Default Threat Already Dents America’s Global Reputation

The threat of default and the government shutdown have already begun to destabilize markets, and they’ve made small business financing harder to get. The SBA has been shutdown, and during that time critical loans are not going out to small businesses depending on them to finance growth.

“There’s a direct damage to small businesses every hour this goes on, because these are highly credit-dependent businesses,” Fillet says.

Shapiro says that the closer the U.S. gets to the debt default without signs of a resolution, the more it will rattle markets.

U.S. markets fell on Monday, with the Dow Jones Industrial Average down nearly 1 percent to 14,936. The S&P 500, which represents a broader basket of companies, was also down nearly 1 percent to 1,667. The dollar fell against most major world currencies. The yield on the 10-year Treasury fell 0.01 percentage points on Monday to 2.65 percent.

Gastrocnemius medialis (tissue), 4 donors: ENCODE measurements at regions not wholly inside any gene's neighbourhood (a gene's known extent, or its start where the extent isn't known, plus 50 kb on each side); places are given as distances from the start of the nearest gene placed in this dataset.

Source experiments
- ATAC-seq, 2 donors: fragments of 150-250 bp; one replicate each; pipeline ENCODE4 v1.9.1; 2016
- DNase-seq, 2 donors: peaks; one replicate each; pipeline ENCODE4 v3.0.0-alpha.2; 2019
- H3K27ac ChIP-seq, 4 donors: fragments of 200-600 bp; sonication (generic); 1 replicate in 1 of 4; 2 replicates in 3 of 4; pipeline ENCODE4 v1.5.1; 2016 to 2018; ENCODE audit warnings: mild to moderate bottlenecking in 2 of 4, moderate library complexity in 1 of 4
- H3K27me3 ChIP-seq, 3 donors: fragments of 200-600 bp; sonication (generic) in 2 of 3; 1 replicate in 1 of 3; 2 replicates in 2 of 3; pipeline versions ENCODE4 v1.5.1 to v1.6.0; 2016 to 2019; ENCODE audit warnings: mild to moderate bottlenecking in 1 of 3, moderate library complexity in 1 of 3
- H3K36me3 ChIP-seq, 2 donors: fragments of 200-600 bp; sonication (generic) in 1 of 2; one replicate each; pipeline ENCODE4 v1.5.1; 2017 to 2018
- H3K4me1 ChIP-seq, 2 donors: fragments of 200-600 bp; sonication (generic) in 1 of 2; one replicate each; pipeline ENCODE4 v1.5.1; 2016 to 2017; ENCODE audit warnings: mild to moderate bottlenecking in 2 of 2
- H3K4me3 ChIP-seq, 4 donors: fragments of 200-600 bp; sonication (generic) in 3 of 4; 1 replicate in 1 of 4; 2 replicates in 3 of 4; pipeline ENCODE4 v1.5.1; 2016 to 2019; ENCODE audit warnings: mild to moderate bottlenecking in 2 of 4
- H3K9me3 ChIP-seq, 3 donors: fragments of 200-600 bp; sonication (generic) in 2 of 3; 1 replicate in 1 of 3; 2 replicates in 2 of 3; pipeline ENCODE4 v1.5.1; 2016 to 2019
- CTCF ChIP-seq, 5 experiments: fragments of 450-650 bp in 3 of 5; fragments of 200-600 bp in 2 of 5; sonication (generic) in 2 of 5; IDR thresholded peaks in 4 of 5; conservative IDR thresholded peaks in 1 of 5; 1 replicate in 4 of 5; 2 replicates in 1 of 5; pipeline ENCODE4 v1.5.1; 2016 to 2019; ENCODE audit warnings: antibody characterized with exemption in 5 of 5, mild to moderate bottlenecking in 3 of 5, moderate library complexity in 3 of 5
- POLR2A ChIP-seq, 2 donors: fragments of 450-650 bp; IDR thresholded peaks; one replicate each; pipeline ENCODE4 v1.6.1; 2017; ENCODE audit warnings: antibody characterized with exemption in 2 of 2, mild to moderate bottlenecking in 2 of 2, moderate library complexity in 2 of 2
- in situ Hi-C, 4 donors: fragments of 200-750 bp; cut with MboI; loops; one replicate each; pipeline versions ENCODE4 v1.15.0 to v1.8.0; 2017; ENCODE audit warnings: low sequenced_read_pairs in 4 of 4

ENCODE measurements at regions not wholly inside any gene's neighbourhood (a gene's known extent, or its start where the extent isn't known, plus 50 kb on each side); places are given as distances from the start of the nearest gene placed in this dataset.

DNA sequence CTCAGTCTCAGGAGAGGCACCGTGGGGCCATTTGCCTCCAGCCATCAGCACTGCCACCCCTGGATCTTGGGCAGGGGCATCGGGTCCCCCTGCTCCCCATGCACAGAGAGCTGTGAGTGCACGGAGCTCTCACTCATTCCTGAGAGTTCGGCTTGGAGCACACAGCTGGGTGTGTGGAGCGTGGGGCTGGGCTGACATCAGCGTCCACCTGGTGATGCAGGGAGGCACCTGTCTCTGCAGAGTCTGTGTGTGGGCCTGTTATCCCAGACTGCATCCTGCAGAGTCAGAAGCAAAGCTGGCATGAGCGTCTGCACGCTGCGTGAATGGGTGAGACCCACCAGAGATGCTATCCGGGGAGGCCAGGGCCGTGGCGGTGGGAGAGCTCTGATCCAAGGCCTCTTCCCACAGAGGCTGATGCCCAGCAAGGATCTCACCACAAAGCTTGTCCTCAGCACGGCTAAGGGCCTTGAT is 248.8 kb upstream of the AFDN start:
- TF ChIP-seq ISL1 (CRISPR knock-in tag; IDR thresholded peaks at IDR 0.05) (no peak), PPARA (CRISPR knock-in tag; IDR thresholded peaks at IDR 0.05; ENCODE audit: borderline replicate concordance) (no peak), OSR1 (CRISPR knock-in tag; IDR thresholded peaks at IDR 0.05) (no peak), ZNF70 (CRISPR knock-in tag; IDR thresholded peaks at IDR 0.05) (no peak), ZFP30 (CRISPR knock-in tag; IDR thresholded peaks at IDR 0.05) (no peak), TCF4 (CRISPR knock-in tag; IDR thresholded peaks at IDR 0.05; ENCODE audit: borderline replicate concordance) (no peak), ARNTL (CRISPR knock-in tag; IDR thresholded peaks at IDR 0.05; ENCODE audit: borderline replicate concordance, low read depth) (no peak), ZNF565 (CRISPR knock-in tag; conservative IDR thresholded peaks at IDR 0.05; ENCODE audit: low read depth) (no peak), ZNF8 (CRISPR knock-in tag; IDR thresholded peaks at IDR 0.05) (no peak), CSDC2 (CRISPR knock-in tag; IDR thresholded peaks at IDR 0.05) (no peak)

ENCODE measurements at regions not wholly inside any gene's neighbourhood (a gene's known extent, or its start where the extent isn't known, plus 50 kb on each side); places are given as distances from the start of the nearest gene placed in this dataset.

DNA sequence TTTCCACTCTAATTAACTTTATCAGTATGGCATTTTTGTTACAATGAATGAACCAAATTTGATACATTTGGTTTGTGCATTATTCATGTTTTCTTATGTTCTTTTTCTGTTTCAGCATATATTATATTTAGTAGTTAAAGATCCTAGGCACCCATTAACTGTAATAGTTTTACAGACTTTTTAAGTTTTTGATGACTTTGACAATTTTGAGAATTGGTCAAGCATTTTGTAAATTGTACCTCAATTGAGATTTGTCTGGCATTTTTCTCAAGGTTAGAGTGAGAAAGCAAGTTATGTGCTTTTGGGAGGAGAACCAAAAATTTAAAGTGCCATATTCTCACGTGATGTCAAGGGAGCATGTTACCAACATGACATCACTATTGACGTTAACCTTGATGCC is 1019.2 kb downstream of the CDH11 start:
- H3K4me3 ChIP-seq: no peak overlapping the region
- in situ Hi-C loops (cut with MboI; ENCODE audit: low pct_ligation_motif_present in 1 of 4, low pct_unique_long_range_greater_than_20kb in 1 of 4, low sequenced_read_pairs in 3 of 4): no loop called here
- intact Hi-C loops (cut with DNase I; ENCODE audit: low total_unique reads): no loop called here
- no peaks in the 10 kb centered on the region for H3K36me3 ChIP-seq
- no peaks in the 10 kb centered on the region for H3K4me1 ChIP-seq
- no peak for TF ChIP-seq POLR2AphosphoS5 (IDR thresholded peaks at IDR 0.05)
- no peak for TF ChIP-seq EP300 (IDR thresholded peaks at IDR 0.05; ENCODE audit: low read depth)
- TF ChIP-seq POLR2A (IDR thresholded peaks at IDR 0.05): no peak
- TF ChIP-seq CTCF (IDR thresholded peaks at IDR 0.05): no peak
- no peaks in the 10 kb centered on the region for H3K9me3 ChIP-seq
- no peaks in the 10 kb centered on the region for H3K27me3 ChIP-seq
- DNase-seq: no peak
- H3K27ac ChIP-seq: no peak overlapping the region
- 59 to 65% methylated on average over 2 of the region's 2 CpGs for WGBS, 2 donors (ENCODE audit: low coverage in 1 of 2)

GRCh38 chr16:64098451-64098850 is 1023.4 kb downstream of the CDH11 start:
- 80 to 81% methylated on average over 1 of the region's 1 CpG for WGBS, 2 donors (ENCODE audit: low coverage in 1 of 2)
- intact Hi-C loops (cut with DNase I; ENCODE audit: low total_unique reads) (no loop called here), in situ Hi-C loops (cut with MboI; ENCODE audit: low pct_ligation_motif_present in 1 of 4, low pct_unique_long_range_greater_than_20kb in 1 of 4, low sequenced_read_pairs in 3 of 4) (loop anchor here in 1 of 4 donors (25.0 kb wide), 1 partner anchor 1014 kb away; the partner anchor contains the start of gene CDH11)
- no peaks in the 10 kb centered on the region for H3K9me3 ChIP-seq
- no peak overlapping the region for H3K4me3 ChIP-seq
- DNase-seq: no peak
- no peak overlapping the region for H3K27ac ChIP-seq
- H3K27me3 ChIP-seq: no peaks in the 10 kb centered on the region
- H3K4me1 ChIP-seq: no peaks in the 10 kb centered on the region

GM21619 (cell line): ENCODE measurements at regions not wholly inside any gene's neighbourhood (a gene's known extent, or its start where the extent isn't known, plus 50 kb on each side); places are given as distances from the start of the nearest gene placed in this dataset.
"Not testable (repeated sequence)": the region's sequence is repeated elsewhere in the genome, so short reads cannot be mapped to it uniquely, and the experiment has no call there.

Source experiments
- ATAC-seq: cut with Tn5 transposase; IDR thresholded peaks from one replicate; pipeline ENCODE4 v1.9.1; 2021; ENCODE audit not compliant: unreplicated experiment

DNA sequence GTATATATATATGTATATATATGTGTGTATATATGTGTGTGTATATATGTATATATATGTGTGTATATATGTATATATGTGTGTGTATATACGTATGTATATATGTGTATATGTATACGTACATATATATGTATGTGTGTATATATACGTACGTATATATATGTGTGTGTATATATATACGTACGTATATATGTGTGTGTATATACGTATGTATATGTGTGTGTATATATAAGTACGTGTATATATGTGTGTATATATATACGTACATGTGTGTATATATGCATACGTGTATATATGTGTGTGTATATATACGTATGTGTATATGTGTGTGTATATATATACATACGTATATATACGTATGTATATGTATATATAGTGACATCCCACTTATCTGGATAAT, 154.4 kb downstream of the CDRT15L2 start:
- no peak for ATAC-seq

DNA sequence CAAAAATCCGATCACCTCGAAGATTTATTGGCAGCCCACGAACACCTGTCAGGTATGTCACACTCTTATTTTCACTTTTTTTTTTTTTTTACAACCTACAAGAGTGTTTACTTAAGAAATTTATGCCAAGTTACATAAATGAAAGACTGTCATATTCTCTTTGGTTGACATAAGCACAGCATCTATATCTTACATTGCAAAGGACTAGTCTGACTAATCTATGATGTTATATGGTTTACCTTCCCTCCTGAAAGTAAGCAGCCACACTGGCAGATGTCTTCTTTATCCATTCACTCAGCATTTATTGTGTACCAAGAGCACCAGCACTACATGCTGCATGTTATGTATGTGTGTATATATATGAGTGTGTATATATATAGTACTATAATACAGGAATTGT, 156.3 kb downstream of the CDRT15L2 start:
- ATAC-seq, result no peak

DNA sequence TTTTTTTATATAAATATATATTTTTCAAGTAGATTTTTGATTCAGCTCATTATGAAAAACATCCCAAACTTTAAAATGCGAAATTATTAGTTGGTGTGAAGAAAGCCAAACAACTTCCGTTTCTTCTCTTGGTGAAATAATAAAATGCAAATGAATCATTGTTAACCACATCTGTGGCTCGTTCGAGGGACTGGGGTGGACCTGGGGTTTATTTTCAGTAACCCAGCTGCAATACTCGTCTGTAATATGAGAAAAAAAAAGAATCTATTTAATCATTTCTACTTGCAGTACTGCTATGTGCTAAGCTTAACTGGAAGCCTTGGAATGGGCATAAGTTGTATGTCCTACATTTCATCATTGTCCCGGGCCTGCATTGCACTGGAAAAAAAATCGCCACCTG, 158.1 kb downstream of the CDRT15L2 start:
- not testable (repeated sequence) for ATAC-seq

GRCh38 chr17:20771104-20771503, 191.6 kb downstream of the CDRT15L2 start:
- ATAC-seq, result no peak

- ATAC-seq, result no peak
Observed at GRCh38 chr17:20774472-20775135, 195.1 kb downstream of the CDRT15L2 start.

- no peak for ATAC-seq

Like anyone who borrows, credit rating is critical, and defaulting goes against the business ideals of nearly every politician in Washington espouses.

“One of the greatest assets of the U.S. is the perception around the world for half-a-century that the U.S. is the single most stable, conservative, and reliable government,” Shapiro, former Clinton commerce undersecretary says. “The value of this asset…is incalculable and loss of it will have a very longterm effect, and if we come right up to a default, markets will not forget this.”